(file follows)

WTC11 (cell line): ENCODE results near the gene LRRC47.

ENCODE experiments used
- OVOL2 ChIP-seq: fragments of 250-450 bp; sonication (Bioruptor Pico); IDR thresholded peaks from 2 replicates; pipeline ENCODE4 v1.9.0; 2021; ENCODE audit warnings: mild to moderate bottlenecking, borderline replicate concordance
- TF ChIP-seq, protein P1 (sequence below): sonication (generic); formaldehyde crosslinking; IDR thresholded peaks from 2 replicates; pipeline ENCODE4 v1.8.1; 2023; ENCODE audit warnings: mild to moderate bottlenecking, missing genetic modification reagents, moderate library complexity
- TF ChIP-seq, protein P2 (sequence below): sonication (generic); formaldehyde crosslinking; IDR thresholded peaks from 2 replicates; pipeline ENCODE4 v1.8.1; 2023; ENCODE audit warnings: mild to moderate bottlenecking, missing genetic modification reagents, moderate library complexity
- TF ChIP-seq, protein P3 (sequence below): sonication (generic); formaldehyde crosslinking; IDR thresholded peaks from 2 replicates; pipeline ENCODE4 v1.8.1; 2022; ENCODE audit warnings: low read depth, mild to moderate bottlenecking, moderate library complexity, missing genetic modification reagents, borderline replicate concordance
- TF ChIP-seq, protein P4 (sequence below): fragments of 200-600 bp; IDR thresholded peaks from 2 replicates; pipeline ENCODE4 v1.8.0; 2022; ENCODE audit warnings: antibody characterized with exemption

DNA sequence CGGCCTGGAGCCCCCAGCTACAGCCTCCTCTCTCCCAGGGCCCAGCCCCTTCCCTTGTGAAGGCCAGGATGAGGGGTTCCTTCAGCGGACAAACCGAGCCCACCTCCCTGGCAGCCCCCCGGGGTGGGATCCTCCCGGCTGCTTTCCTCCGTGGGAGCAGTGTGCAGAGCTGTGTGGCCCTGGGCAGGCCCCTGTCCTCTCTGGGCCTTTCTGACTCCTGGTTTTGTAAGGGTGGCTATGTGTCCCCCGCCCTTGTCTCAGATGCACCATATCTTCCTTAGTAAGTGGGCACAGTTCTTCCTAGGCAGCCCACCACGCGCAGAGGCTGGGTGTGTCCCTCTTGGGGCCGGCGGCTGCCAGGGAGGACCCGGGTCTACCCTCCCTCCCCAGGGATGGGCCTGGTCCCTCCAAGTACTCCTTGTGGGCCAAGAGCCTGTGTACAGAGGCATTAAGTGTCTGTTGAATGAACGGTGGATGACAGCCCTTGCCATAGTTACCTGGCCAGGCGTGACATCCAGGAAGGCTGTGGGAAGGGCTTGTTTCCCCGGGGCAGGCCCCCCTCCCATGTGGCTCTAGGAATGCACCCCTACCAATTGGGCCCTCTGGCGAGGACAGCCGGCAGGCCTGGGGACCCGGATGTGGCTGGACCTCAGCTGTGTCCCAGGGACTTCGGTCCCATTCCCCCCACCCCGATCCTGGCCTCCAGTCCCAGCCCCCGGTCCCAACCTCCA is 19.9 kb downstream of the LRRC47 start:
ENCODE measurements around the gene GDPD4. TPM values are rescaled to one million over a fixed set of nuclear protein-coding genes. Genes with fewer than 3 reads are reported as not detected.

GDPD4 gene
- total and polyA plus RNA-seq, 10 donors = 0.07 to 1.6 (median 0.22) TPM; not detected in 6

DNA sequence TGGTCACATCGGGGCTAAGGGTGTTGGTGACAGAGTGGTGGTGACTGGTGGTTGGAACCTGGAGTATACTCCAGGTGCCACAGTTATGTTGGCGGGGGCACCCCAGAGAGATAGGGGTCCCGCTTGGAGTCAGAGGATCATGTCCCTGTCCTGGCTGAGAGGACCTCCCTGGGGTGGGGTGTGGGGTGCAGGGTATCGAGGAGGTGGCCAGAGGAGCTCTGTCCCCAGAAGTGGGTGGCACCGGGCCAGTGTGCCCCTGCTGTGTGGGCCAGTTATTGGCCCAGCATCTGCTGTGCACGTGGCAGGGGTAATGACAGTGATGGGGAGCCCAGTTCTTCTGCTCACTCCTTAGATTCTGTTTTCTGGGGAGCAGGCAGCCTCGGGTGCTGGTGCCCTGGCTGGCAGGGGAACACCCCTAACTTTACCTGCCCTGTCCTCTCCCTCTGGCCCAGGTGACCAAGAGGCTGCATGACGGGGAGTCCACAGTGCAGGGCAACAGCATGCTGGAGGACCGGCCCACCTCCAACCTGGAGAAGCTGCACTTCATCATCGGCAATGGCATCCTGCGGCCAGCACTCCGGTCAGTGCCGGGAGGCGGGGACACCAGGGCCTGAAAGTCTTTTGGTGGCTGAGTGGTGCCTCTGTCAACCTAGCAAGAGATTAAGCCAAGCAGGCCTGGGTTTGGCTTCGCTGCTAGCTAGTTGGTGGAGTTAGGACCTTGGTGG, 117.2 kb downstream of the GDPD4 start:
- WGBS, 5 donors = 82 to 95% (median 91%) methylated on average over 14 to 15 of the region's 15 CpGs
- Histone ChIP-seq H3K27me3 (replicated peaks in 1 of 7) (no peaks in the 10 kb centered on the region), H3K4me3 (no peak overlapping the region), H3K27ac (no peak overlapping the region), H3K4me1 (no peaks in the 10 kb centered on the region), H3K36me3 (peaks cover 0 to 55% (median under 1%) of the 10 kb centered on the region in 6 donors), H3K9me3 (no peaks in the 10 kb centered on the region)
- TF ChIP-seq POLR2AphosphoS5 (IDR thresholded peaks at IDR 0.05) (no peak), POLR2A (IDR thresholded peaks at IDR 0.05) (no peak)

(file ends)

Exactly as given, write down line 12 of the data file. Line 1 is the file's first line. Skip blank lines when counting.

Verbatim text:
DNA sequence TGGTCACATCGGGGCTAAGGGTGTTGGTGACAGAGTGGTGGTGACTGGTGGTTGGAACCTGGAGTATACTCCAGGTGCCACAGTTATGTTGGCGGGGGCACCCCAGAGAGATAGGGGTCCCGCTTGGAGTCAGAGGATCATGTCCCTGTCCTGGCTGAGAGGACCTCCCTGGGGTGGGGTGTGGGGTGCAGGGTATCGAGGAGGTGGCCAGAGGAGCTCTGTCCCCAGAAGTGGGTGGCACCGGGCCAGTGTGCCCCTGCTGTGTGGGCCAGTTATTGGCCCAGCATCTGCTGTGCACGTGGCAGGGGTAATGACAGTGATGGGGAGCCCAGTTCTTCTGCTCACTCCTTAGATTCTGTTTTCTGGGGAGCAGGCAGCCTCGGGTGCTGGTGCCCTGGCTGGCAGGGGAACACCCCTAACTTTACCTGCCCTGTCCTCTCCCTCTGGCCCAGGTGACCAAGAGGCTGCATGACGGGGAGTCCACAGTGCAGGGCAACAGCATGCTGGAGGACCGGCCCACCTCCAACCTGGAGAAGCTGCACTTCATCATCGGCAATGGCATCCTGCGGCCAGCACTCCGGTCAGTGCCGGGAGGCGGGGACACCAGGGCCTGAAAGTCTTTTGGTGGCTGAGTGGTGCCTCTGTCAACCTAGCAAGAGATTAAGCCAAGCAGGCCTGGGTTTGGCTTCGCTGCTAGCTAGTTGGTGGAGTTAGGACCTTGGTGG, 117.2 kb downstream of the GDPD4 start: